• having a great deal of anxiety as soon as you encounter a new situation
  • Feeling excessive, irrational anxiety in the face of a small but real threat
  • enduring these signs and symptoms for a minimum of six months in a row

The nuances between vehophobia, amaxophobia, hodophobia, agoraphobia, and other types of specific phobias can be difficult to differentiate. It’s difficult to differentiate between so many symptoms that share similarities and overlap. The symptoms you’re experiencing and your medical, mental health, and social histories can be evaluated by a doctor or licenced psychologist to determine the type of phobia you’re experiencing.

Treatment of Fear of Vehicles

Treatment options for vehophobia include: Therapy, as with other phobias.

Most phobias, including a fear of driving, can be successfully treated with a combination of cognitive behavioural therapy (CBT) and exposure therapy. Sessions will largely focus on learning new coping skills for dealing with irrational fears. With this course, you’ll learn how to spot and deal with anxiety symptoms as they arise. This can help put your fears in perspective and boost your self-esteem and ability to reason logically.

Joining a support group

Aside from seeking medical advice from therapists, online and in-person community support groups can help you overcome a debilitating phobia. The ability to rely on the understanding and encouragement of others can go a long way toward helping you overcome your apprehension about driving. Even though finding a group dedicated solely to vehophobia may be difficult, there are likely to be groups dedicated to phobias in general.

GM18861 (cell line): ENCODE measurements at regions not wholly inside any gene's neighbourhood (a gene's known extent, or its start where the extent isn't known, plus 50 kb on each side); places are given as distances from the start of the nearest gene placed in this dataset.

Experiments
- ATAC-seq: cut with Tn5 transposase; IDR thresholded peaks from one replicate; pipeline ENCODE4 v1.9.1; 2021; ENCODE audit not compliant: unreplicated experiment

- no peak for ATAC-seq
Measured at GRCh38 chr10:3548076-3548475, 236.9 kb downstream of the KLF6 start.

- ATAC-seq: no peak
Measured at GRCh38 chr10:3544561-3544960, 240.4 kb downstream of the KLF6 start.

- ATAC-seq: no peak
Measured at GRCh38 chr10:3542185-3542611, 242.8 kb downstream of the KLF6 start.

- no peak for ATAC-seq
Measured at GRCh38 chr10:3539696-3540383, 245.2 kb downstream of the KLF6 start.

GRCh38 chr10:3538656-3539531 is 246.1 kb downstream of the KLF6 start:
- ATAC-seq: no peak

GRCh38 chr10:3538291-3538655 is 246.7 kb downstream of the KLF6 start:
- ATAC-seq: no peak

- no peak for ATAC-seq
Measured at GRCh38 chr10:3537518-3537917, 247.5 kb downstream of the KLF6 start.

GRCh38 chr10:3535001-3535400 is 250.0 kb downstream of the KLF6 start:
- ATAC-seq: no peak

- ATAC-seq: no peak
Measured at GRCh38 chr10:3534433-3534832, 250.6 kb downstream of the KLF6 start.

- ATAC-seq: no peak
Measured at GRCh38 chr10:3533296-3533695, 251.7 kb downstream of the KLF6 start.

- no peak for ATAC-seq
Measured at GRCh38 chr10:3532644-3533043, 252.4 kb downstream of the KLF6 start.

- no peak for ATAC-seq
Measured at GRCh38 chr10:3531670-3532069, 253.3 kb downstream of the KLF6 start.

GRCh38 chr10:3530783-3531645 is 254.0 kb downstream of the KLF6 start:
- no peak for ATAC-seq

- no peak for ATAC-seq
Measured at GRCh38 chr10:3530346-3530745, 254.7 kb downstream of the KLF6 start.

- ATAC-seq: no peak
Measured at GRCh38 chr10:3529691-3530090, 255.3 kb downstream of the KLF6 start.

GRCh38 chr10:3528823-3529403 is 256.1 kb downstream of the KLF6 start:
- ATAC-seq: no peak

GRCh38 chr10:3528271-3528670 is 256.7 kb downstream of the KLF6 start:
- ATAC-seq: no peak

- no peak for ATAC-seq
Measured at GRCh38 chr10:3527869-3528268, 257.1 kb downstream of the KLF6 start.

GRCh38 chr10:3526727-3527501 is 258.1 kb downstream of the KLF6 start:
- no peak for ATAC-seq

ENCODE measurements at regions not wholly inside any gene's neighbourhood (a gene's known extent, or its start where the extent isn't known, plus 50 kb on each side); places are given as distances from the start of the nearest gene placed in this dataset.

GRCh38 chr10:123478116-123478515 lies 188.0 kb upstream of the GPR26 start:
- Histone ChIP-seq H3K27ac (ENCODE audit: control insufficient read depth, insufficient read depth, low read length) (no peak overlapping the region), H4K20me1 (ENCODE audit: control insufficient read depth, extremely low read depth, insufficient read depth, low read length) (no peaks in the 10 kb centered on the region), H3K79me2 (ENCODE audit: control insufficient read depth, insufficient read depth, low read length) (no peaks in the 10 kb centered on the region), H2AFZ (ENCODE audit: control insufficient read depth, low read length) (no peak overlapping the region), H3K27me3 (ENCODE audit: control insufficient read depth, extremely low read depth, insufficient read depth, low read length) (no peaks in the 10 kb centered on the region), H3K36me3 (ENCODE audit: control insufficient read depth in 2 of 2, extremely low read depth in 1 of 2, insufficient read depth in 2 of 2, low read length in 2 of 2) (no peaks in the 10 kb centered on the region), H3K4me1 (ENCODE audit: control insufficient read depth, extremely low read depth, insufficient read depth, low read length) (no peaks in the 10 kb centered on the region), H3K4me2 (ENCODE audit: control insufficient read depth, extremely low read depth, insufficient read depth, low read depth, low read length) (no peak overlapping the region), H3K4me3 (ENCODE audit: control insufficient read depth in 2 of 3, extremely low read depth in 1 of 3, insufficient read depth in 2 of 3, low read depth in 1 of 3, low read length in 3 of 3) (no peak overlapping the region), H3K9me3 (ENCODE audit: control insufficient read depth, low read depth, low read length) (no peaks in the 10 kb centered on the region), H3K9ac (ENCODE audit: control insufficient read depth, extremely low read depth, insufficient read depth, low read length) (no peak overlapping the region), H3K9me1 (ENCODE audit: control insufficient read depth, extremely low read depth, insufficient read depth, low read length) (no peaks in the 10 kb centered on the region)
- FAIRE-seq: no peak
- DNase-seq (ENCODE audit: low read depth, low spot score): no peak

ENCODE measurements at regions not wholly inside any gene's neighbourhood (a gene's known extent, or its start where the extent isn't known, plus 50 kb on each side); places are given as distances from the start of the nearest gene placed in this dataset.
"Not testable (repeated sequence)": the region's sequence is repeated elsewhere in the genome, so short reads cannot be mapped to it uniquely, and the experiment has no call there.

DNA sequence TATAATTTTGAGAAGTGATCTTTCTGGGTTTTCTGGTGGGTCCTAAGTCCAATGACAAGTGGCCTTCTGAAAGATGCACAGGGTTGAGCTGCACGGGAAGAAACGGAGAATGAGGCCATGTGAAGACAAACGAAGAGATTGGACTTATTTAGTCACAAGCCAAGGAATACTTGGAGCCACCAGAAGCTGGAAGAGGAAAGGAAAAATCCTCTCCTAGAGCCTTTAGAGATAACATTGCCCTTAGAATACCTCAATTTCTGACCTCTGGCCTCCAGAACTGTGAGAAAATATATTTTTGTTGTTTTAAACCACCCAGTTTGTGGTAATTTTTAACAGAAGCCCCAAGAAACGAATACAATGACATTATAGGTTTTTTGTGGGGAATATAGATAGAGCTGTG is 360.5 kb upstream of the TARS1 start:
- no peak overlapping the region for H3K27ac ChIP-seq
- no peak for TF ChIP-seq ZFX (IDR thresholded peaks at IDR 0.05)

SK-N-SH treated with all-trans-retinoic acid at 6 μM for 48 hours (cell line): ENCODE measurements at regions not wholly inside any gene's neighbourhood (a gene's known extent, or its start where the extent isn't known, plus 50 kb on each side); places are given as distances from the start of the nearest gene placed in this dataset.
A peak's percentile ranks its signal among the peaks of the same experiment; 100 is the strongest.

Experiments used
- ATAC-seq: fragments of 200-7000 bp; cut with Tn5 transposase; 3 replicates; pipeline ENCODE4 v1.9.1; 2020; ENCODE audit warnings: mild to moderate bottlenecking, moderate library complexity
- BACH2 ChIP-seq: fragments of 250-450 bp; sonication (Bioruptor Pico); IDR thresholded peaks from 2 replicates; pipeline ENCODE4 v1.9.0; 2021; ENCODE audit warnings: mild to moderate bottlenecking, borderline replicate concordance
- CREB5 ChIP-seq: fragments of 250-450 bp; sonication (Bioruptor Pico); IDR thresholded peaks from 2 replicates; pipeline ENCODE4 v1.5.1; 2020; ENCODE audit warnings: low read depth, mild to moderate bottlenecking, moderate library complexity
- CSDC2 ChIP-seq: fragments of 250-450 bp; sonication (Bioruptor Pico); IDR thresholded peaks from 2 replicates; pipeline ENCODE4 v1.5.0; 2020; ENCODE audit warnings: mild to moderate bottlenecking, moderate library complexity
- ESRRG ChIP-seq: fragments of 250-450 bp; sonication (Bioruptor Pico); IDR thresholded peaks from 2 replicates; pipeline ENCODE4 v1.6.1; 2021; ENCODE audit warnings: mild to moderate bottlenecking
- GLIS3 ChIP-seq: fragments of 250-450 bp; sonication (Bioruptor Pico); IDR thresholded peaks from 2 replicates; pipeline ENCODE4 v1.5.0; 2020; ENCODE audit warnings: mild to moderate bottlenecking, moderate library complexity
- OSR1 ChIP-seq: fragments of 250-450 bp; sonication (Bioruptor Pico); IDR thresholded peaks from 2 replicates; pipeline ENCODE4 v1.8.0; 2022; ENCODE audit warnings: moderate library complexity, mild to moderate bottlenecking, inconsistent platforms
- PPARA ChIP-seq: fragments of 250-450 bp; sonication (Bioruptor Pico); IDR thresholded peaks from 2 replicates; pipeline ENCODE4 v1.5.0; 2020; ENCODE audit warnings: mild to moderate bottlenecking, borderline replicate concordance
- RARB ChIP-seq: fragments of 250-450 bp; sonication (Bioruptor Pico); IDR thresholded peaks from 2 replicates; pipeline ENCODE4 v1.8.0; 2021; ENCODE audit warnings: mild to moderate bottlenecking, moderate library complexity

Hypnotherapy

Hypnosis can help people with phobias explore and process their thoughts and feelings. A painful memory that may be the source of an irrational fear can be brought into proper perspective with the aid of this technique. You can overcome your fear of driving by using hypnotherapy to retrain your brain.

Taking a defensive driving course

Driving skills and self-confidence can be enhanced through the completion of a defensive driving course. Taking these classes will help you become a better driver by improving your reaction time and efficiency. Having a better understanding of what to expect when you’re behind the wheel can help alleviate some of your anxiety about it.

the use of prescription drugs

Prescription drugs can be useful for decreasing the effects of anxiety associated with vehophobia, but only in the short term. Symptoms can be masked by medications, but this can have long-term negative consequences. They have no effect on the root causes of the problem they’re supposed to address.

That said, sometimes medication can help manage symptoms, especially in the beginning of treatment. Some options a doctor or mental health professional might explore with you could include anti-anxiety drugs, antidepressants, or beta-blockers.

It’s possible to avoid driving altogether if you suffer from a fear of driving called vehophobia. However, the treatments we’ve discussed here are available to you, and they can put your fear into proper perspective while encouraging you to regain your confidence behind the wheel. Learning to overcome vehophobia will probably take some time, but it is possible with a good plan, diligence, and in-person or online therapy.

See your doctor or therapist if you or a loved one suffers from vehophobia, a fear of driving or being behind the wheel. They can refer you to the right mental health professional who can make an official diagnosis and help you come up with an effective treatment plan.

It’s natural to experience some setbacks during the road to recovery from vehophobia. Be patient and stay the course, and things will improve soon. Whether you want to learn more about your symptoms or connect with a licenced therapist, Talkspace has resources for every type of phobia. Reach out today to start overcoming your irrational fears.